Report Exposes Human Trafficking Shortfalls
A United States report outlining New Zealand’s shortcomings in tackling human trafficking shows New Zealand is “oblivious and ignorant” about forced labour taking place under our noses, anti-trafficking organisation Stand Against Slavery says.
Enforcement agencies like Immigration New Zealand must be beefed up so they can take more cases against traffickers and ensure prosecutions do not fall through, the organisations says.
The US State Department’s Trafficking in Persons Report for 2016 placed New Zealand in its top tier for governments who fully meet minimum trafficking standards.
However, the report said New Zealand was a “destination country for men and women subjected to forced labour and sex trafficking’, while children here were involved in sex trafficking within the country.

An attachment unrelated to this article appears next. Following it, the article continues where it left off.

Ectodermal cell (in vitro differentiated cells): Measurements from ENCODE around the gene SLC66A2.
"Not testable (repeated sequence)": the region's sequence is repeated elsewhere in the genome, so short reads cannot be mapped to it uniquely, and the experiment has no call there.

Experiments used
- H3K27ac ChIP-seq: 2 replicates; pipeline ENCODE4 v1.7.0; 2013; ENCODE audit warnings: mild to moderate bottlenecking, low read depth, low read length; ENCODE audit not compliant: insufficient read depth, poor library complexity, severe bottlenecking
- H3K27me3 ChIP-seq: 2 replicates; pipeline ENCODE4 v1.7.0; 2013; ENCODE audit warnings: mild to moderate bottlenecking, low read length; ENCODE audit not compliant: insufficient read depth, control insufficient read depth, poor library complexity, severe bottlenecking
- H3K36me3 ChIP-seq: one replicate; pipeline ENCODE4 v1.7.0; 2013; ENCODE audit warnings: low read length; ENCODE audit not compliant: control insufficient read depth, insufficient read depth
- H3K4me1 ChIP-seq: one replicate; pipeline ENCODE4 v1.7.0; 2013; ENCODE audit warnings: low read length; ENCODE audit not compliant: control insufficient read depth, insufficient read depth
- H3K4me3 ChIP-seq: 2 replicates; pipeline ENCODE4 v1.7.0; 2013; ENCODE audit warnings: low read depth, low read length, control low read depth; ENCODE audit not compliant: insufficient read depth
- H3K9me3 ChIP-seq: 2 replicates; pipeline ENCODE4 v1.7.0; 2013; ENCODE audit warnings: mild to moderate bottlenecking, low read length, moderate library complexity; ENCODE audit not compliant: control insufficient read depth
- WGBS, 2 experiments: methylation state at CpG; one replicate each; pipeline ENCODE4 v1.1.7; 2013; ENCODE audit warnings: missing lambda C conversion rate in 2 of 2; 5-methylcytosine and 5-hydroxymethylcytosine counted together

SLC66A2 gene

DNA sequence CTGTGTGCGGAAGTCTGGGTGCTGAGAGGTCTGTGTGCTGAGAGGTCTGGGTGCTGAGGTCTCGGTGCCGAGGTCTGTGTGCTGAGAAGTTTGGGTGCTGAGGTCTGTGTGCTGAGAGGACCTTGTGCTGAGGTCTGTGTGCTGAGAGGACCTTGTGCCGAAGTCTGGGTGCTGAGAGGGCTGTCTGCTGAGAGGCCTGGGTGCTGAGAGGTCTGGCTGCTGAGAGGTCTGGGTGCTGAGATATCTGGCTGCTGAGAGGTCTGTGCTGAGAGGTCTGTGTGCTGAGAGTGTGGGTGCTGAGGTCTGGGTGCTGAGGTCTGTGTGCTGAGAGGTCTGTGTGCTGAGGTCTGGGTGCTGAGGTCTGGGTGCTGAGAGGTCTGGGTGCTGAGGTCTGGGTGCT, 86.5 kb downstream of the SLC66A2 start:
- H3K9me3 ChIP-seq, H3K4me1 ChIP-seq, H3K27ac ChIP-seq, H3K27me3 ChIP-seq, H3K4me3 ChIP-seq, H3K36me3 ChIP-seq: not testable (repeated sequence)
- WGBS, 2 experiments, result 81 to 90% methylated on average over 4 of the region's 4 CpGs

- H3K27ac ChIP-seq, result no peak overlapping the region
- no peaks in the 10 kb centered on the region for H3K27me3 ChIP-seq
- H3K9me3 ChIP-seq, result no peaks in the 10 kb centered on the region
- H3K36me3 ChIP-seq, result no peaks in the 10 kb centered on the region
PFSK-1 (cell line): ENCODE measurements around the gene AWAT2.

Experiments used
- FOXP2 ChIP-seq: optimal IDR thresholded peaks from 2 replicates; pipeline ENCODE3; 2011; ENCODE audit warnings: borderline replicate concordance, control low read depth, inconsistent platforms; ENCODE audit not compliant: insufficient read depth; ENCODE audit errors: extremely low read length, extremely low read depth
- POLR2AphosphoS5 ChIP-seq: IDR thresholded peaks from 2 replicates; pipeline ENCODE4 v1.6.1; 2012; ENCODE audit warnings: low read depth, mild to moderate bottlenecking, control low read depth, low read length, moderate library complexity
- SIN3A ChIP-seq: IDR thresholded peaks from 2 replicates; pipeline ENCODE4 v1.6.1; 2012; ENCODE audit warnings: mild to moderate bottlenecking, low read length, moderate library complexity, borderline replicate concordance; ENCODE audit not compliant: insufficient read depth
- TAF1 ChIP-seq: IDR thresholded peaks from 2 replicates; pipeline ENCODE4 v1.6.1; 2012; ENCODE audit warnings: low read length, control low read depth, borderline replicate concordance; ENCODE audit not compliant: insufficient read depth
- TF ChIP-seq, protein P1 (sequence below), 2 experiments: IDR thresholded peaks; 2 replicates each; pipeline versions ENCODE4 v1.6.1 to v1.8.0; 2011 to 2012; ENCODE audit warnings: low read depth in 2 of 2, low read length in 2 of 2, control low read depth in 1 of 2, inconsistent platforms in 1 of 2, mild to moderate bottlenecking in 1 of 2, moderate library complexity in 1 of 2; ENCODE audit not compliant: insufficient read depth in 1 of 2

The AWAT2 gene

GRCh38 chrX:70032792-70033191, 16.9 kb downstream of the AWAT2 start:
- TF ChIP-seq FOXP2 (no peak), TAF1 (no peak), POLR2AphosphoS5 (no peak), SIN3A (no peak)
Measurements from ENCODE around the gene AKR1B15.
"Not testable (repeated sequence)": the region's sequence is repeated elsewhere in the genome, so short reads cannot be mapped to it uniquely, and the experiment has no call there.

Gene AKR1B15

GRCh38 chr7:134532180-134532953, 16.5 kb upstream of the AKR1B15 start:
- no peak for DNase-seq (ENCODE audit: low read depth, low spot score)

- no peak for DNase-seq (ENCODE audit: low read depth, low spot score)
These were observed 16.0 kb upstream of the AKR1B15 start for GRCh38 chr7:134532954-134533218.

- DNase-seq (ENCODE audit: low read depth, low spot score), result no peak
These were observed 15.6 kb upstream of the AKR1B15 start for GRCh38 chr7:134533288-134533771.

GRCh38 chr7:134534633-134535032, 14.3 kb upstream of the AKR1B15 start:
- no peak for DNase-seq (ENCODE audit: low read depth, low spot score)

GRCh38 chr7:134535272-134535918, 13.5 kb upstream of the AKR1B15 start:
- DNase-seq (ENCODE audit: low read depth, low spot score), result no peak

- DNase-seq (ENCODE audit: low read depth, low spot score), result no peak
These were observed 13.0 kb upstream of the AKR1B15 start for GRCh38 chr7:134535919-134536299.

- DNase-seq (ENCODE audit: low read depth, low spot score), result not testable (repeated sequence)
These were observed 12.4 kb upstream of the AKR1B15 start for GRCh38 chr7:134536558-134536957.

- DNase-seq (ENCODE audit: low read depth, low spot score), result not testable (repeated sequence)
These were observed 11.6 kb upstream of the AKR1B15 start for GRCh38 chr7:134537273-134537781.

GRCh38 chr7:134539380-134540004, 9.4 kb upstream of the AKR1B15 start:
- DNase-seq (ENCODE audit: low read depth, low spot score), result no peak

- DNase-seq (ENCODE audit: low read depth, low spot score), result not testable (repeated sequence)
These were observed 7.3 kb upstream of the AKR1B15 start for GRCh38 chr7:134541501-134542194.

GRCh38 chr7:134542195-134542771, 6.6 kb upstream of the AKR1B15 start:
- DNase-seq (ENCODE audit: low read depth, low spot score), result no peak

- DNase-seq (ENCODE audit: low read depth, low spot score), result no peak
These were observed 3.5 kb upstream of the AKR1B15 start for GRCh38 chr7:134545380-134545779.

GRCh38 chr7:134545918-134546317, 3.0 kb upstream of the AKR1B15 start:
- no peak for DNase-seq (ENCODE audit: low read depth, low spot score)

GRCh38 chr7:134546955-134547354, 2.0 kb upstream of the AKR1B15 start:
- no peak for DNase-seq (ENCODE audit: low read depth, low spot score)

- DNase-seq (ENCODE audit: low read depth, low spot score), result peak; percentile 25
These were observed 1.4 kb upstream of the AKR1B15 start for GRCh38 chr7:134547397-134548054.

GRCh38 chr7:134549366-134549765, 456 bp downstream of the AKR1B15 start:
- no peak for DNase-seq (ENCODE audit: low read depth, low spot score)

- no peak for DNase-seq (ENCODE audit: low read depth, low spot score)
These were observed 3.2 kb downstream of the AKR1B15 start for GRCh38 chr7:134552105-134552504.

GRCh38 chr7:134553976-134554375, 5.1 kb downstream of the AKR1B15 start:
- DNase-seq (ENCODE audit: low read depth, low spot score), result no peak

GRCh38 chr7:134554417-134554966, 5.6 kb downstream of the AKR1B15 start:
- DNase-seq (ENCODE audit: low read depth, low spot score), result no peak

“Some foreign workers are charged excessive recruitment fees, experience unjustified salary deductions, non- or underpayment of wages, excessively long working hours, restrictions on their movement, passport retention, and contract alteration.”
Chief executive of Stand Against Slavery Peter Mihaere said forced labour was “prevalent” across New Zealand, particularly in primary industries like horticulture, agriculture and farming.
While some people were trafficked into New Zealand for forced work, Mihaere said most victims were migrants who came here willingly.
“It’s people who have either chosen to come to New Zealand and live and then, because they haven’t been able to find a job, have found themselves in exploitation situations, or they’re students who have come to New Zealand looking for jobs and have found themselves exploited.”
Original article by Sam Sachdeva, Stuff, July 1, 2016.
Photo by Kevin Lamarque.